Apple’s (AAPL) iPhone 5 Supply Exhausted Within 60 Minutes

September 15, 2012 9:40 am
Apple (AAPL) shares reached a new high on Friday after reports surfaced that the company had sold out the initial stock of its iPhone 5, forcing the tech giant to stop taking preorders for the sixth-generation iPhone.
Shares of the Cupertino, Calif.-based company gained 1.2%, or $8.30, to close at $691.28, extending gains for the year to more than 70% and giving the tech firm a market value of $648 billion.
Apple began taking iPhone 5 orders at midnight Pacific Time on Thursday, promising delivery by Sept. 21, when the new smartphone, Apple’s best-selling product, making up about two-thirds of its profit, goes on sale in stores in the U.S. and certain countries. Four hours later, Apple’s online store, at www.apple.com, said it won’t ship new orders until Sept. 28, indicating a sellout of available iPhone 5 units. The expected delivery time had grown to two weeks within an hour of presales.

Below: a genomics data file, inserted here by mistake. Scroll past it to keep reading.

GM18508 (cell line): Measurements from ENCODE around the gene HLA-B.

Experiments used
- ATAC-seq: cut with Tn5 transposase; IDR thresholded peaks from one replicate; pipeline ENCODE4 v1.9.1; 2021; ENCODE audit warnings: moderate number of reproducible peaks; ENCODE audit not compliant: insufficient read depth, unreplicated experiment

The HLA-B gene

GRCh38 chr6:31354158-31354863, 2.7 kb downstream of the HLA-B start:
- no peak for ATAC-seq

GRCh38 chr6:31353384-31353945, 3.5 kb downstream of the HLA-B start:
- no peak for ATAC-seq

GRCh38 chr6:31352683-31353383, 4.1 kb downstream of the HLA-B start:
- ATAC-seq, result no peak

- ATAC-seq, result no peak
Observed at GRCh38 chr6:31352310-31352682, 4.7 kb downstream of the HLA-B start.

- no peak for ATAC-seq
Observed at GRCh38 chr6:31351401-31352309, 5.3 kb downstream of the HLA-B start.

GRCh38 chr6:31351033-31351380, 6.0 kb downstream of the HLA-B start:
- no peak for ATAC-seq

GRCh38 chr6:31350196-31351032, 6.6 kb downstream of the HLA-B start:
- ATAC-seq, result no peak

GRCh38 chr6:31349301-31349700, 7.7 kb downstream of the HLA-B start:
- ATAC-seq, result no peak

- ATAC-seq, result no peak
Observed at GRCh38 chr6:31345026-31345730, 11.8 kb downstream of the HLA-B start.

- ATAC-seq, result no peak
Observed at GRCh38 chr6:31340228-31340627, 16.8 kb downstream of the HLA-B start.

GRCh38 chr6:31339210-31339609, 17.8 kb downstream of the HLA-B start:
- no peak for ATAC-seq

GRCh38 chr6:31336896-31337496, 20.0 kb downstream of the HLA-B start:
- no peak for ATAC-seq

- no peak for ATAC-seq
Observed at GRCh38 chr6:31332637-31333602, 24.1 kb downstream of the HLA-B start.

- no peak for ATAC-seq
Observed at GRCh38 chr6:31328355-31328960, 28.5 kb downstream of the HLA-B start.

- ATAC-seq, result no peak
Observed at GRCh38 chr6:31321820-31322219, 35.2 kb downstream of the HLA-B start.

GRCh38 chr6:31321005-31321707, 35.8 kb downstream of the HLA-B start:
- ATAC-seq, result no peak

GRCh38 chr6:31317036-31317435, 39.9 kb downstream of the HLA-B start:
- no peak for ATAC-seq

“The initial batch is sold out,” said to Bloomberg Shaw Wu, an analyst at Sterne Agee & Leach Inc., who raised his sales projection for the quarter ending in September for iPhone 5 handsets to 26 million, from 23 million, adding: “We think that could turn out to be conservative.”
While previous iPhone models sold out quickly online, “I don’t think it happened quite this fast,” Tavis McCourt, an analyst at Raymond James & Associates, said in an Bberg interview. “The speed here is unusual.”
McCourt is right. The iPhone 5 sold 20x as fast as previous models in pre-ordering. If you recall, last year, one-week delivery of the iPhone 4S was available into the afternoon of the first order day.
“Pre-orders for iPhone 5 have been incredible,” Apple spokeswoman Natalie Kerris said. “We’ve been completely blown away by the customer response.”
Apple unveiled the iPhone 5 at a special media event Wednesday in San Francisco. The much-anticipated handset features a 4-inch “retina” display, supports the high-speed 4G LTE wireless network, which means much faster browsing with a compatible network, and is thinner and lighter than its predecessor.
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